Other refinements have been made to the ride over the years, to help with its construction. Years ago, when the ride was being assembled, the centre truck would be pushed on to two, nine-inch gantries to get it to the correct height for the ride to operate. It had to be raised up to allow the mechanism to make the horses go up and down. This could be a tricky operation, with one of the lorries having to manoeuvre the truck precisely on the gantry, so a better method of raising the centre truck was needed.

They built a jack system that wound-out four legs by turning a handle to get the centre to the right height. This was a big step forward but, even that system has now been superseded. Currently they use hydraulics, which are both quicker and safer.

Both centre engines are seen stored in the shed, waiting for their next journey with the two sets of gallopers.

The Howard family still operates the Savage set today, and it certainly works hard each year. During the spring and summer months (from Easter to September) it attends various rallies and events, then spends six weeks (from November to January) providing entertainment in London. That’s the end of the season so, from then until Easter, all rides are checked over, with any maintenance or restoration that’s required being undertaken.

Special project
During each rest period, there’s a special project. This year it was the gallopers’ centre engine trailer, which was rebuilt. “The gallopers are dual-powered, and can run on electricity or steam,” Ian explained, “We have to rely on electricity when the ride is being used indoors, and when we’re in London.”

When the ride isn’t running under its own steam, it’s CWE 787H, a 1974 Scammell Highwayman, that provides the power. This was one of the last ever built with a bonneted cab. As for the Scammell itself, it was new to the legendary haulier, Sydney Harrison, of Sheffield, as an artic unit, and was used on steel work. It was bought in 2008 from a friend, and is occasionally used to generate electricity to power the fairground rides. Named Lord George, it’s been fitted with two Gardner generating sets and a 100-ton winch.

Historic gallopers ride

CWE 787H is a 1974 Scammell Highwayman that’s fitted with two Gardner generating sets and a 100-ton winch. Named Lord George, it’s able to provide electricity for the ride. The lorry was new to Sydney Harrison, of Sheffield, as an artic unit, and was used on steel work.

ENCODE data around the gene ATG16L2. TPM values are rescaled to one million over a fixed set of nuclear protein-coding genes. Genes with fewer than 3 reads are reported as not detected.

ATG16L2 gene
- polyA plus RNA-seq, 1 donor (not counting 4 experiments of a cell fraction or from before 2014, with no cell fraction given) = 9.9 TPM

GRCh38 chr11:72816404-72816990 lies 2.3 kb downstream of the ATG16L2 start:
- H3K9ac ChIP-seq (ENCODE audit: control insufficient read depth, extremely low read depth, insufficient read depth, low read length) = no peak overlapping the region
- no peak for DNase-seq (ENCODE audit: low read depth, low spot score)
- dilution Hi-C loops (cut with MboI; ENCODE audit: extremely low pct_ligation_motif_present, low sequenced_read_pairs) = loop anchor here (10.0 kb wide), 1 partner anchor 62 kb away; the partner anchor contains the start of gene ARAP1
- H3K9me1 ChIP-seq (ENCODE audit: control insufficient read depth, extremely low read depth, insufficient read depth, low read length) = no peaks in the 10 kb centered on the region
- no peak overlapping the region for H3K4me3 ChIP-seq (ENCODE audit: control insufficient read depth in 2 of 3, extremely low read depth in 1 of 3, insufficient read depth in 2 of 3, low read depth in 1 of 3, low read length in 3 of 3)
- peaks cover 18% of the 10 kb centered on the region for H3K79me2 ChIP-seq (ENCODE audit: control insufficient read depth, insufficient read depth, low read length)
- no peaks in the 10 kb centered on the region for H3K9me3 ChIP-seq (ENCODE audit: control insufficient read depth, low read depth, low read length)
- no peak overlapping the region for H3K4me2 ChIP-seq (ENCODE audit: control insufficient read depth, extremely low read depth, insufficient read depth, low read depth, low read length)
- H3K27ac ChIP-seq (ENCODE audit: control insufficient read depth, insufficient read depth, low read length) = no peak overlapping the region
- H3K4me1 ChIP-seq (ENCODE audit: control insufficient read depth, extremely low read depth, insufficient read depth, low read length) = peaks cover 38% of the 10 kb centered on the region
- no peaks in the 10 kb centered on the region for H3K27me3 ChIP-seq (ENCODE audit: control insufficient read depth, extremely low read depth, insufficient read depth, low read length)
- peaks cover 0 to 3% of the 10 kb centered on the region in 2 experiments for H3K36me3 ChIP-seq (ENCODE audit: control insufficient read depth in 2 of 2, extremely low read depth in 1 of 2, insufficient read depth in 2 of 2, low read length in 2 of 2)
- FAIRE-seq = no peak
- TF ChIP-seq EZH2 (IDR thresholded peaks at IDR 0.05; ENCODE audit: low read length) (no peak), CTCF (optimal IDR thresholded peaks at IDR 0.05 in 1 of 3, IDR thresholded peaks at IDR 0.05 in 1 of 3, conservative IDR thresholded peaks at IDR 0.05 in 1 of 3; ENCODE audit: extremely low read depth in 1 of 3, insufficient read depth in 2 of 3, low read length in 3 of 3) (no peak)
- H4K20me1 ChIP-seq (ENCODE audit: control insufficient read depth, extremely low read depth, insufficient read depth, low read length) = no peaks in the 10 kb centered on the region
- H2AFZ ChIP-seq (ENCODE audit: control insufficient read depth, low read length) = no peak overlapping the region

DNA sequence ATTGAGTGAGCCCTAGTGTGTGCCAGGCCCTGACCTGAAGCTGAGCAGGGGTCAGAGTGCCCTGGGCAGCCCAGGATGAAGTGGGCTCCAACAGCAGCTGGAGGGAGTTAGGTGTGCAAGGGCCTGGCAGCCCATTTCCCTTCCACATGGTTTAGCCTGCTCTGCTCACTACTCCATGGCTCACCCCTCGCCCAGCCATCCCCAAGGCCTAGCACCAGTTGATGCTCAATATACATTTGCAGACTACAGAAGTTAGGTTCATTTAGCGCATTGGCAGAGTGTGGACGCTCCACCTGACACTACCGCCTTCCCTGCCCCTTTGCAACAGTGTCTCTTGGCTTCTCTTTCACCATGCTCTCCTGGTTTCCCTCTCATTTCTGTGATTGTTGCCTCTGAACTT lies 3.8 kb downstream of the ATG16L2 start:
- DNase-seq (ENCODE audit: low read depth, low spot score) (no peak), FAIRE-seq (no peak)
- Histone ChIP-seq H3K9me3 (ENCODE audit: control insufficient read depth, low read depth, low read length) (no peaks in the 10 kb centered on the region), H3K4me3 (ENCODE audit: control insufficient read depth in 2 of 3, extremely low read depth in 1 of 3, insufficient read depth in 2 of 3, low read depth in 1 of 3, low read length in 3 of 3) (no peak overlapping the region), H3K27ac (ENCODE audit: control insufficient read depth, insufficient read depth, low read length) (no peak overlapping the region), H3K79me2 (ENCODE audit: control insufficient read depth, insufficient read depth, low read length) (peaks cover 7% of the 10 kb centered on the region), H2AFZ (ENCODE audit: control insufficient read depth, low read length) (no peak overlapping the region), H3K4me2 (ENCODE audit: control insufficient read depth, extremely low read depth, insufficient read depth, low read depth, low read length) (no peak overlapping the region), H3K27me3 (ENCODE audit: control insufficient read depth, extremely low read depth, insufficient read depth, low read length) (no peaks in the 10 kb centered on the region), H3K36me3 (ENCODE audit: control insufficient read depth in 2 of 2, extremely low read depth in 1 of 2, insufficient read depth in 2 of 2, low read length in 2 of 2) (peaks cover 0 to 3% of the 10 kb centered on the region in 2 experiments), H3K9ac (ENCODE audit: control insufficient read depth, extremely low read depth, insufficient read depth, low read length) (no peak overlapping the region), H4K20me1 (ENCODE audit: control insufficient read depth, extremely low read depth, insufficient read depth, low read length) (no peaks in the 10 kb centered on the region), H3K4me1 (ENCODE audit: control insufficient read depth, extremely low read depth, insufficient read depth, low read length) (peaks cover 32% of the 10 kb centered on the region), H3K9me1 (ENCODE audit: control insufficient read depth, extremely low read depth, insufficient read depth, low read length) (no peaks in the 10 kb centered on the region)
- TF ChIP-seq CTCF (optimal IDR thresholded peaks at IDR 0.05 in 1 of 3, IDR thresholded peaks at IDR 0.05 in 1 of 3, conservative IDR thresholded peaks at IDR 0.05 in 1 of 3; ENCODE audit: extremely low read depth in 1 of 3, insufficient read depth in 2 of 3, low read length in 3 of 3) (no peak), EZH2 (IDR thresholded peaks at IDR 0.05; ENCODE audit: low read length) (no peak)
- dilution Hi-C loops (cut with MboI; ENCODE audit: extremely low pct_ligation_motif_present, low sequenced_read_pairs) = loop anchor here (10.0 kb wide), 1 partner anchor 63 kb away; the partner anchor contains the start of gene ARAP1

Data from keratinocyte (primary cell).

The Savage Gallopers are often seen with the family’s superb, 1920, Fowler showman’s 8hp 18-ton road locomotive (No. 15653) Renown, which was bought in 1979. It’s a well-known engine, which was almost destroyed after being engulfed by fire at Ian and Gary’s workshops, back in 2003. Not to be beaten, though, Renownwas back in steam just 11 months later, and fully-restored after 18 months. It still tours with the gallopers at events up and down the county; a combination not to be missed!

The history of the galloping horse fairground rides can be traced back for hundreds of years, but it was in the 19th century that they began to develop into the rides that are still popular today. Instrumental in the improvement of these rides was Frederick Savage, who was born in the Norfolk village of Hevingham, in 1828. Starting off as a farm labourer, he was later taken on by Thomas Cooper, who was described as a Whitesmith and Machine Maker, before moving to Kings Lynn in 1848, to work for Charles Willett. Upon Willett’s retirement in 1850, Savage set up his own business, which involved making and repairing agricultural implements. Over the following years, he built and developed carts, hoes and steam threshing machines, moving on to the manufacture of early traction engines.

A key role
But it was his involvement with fairground rides that really led him to make his mark. Although he’s not credited with inventing steam-powered roundabouts, Savage was certainly instrumental in their development. Originally, rides were a simple, dobby set, where the animals hung from the top frame, there was no platform or any galloping movement and, although just a basic circular ride, it was the predecessor of the gallopers. These dobby sets had no centre engine, and were much lower to the ground than the later gallopers, because there was no mechanism for the mounts to go up and down.